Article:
By Kylie MacLellan and Toby Melville
LONDON (Reuters) - Fire engulfed a 24-storey housing block in central London on Wednesday, killing at least six people and injuring dozens more in an inferno that trapped residents as they slept.
More than 200 firefighters, backed up by 40 fire engines, fought for hours to try to bring the Grenfell Tower block blaze - one of the most treacherous seen in London for a generation - under control.
London mayor Sadiq Khan said the fire raised questions about the safety of high-rise blocks like Grenfell Tower while the scale of the disaster could delay the announcement of a deal by Prime Minister Theresa May to stay in power.
Some residents screamed for help from behind upper-floor windows, some tried to throw children to safety, as flames raced through the high-rise Grenfell Tower block of apartments in the north Kensington district just before 1 a.m. (0000 GMT).
"We could see a lot of children and parents screaming for 'Help! Help! Help!' and putting their hands on the window and asking to help them," Amina Sharif, a witness, told Reuters.
"We could do nothing and we could see the stuff on the side was falling off, collapsing. We were just standing screaming and they were screaming."
Another witness, Saimar Lleshi, saw people tying together sheets in an attempt to escape.
"I saw three people putting sheets together to climb down, but no one climbed down. I don’t know what happened to them.
Even when the lights went off, people were waving with white shirts to be seen," Lleshi said.
The ambulances service said 69 people had been taken to hospital and 18 were in critical care.
Police Commander Stuart Cundy cautioned the death toll was likely to rise. Firefighting crews were still trying to douse flames as they sought to reach the top floors of the building over 10 hours after the fire started.
"In my 29 years of being a firefighter, I have never ever seen anything of this scale," London Fire Brigade Commissioner Dany Cotton told reporters.
The cause of the inferno, which left the tower block a charred, smoking shell, was not immediately known. Some residents said no alarm had sounded.
Residents who escaped told how they woke up to the smell of burning and rushed to leave through smoke-filled corridors and stairwells.
Black smoke billowed high into the air for hours after the blaze broke out. There were reports that some residents leapt out of windows to escape the flames.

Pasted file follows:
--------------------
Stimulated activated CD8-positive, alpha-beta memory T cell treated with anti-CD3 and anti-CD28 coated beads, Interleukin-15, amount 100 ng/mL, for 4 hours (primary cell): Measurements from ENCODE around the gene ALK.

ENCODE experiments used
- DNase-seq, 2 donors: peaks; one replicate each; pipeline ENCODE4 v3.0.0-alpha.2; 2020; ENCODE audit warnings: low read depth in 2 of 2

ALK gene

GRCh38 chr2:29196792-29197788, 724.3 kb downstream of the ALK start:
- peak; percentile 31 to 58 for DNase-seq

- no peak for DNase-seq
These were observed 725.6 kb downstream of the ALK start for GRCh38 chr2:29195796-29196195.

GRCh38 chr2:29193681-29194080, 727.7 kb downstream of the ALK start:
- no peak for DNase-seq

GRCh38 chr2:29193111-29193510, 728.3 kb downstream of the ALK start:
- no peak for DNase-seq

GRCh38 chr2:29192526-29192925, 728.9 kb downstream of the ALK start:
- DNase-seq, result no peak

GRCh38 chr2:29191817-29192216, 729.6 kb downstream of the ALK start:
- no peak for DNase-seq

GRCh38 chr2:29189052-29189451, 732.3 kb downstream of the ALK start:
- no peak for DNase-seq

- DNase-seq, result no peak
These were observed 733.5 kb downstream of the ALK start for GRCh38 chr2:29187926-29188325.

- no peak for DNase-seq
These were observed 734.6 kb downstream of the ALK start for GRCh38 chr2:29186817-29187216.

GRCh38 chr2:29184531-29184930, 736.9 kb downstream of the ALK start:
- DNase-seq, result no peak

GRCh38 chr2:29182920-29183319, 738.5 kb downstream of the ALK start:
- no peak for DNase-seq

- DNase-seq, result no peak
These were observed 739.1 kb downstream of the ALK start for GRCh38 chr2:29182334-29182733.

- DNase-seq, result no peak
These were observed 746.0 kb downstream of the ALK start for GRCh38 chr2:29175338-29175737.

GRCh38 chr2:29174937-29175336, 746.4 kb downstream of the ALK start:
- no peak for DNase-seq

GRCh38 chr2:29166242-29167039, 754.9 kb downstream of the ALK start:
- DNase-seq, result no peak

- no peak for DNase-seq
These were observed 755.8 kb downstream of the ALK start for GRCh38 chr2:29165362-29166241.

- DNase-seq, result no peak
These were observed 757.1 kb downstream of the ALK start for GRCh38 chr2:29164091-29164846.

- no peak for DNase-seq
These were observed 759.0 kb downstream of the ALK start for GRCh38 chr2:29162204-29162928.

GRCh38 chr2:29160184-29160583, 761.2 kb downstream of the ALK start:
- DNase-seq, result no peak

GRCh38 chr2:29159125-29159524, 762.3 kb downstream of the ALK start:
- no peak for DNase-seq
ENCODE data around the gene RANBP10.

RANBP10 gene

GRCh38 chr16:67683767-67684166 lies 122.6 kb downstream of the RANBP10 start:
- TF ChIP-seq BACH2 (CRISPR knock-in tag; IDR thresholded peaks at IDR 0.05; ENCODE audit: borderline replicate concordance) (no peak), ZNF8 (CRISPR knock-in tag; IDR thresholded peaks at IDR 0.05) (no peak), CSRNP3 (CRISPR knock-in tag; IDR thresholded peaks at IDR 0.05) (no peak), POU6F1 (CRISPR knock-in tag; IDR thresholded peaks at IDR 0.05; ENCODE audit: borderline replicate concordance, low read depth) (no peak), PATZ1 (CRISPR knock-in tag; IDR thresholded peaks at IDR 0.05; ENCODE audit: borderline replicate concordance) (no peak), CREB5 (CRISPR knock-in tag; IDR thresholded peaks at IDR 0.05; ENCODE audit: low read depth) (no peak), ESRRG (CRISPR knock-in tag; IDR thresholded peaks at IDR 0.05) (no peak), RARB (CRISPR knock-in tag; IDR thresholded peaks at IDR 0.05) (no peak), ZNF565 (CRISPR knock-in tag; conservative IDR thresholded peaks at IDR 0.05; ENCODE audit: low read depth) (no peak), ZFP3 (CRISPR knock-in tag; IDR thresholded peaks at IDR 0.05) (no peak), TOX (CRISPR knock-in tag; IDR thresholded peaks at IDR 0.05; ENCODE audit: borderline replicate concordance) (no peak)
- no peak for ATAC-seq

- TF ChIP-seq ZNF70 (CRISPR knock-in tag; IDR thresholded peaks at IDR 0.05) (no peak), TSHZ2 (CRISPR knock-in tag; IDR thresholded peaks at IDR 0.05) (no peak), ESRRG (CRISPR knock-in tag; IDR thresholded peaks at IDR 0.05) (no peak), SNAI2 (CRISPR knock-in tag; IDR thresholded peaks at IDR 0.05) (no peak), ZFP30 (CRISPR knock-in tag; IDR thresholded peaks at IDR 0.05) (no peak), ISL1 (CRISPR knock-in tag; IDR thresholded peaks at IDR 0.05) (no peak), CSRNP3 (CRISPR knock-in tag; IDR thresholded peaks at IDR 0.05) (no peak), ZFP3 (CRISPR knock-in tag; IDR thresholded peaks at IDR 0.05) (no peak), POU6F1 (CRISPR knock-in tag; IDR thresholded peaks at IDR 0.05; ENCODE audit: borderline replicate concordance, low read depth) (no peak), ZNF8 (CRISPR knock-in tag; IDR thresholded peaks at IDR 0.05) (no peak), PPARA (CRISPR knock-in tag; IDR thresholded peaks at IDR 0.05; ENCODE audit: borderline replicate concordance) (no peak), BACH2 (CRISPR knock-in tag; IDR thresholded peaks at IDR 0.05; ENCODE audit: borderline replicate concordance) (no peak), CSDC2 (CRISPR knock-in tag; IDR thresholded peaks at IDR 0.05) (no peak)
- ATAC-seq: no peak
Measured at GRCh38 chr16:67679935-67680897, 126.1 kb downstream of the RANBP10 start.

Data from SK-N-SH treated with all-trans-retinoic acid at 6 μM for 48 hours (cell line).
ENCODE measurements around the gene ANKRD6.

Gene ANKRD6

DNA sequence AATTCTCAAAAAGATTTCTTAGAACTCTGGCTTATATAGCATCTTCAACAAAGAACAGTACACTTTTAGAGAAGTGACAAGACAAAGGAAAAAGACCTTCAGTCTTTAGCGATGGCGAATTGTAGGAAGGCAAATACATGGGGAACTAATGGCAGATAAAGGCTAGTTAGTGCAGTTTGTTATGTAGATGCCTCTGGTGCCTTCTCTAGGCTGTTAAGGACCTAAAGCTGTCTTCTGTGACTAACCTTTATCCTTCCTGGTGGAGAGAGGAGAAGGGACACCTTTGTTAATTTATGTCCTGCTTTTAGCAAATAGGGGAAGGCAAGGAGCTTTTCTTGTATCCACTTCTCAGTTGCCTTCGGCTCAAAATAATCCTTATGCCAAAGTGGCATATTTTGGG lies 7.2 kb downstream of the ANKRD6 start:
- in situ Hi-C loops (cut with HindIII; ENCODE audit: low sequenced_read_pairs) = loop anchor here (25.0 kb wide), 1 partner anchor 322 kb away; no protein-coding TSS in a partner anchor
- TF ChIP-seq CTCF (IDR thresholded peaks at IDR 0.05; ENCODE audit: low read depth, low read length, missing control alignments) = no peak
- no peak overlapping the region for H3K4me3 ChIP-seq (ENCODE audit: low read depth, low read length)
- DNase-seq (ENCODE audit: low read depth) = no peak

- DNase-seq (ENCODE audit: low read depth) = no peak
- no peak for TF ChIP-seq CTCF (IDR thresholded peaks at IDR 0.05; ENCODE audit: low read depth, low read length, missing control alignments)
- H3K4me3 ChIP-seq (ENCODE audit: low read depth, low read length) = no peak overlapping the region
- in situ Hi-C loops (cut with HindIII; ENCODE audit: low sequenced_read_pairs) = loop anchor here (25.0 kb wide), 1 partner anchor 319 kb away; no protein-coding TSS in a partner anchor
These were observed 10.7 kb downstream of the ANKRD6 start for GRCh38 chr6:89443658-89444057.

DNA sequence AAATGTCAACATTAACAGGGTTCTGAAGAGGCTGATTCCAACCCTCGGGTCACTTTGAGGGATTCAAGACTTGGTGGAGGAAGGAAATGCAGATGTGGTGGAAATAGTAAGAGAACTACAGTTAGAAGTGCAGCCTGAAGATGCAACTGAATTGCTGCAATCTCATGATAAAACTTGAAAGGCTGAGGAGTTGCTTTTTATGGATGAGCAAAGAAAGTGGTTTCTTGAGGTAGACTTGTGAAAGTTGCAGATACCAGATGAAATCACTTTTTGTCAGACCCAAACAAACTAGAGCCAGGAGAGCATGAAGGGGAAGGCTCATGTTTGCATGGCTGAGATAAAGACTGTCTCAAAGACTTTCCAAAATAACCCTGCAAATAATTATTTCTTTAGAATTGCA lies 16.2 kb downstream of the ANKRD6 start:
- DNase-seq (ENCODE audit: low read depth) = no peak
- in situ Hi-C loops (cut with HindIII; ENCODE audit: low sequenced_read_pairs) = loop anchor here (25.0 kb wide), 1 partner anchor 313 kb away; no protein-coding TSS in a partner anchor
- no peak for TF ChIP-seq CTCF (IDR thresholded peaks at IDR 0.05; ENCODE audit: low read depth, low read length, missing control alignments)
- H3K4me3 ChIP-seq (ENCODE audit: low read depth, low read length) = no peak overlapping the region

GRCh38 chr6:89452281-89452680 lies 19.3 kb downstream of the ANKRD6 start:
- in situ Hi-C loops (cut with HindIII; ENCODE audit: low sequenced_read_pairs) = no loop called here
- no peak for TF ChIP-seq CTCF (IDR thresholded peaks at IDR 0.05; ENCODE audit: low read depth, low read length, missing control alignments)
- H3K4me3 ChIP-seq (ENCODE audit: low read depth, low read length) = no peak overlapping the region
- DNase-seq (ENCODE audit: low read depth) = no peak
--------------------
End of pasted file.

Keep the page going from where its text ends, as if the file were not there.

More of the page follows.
One woman lost two of her six children as she tried to escape from the block, one witness said.
"I spoke to a lady that lives on the 21st floor. She has got six kids. She left with all six of them. When she got downstairs there was only four of them with her. She is now breaking her heart," Michael Paramasivan, a block resident, told BBC radio.
Other witnesses spoke of children, including a baby being thrown to safety, from windows high up.
Tamara, one witness, told the BBC: "There's people, like, throwing their kids out, 'Just save my children, just save my children!'".
Prime Minister May said her thoughts were with all those affected by the fire. Opposition leader Jeremy Corbyn said sprinkler systems should be installed in such blocks and called on the government to make a statement in parliament.
Firefighters rescued large numbers of people - some of them in their pyjamas - from the 43-year-old block, a low rent housing estate which overlooks upscale parts of the Kensington area.
The block had recently undergone an 8.7 million pound ($11.08 million) refurbishment of the exterior, which included new external cladding and replacement windows.
Residents said they had warned repeatedly over fire safety in the block.
Khan, the London mayor, said questions needed to be answered about the safety of tower blocks after some residents said they had been advised they should stay in their flats in the event of a fire.
A local residents association had previously warned it was worried about the risk of a serious fire in the block.
"What we can't have is a situation where people's safety is put at risk because of bad advice being given or if it is the case, as has been alleged, of tower blocks not being properly serviced or maintained," Khan said.
The local council of Kensington and Chelsea, which owns the block, said it was focusing on supporting the rescue and relief operation. It said the causes of the fire would be fully investigated.
(Additional reporting by Lina Saigol, David Milliken, Costas Pitas, Neil Hall, Subrat Patnaik, Elisabeth O'Leary, Alistair Smout, Megan Revell and Oli Rahman; Writing by Guy Faulconbridge; Editing by Mark Heinrich)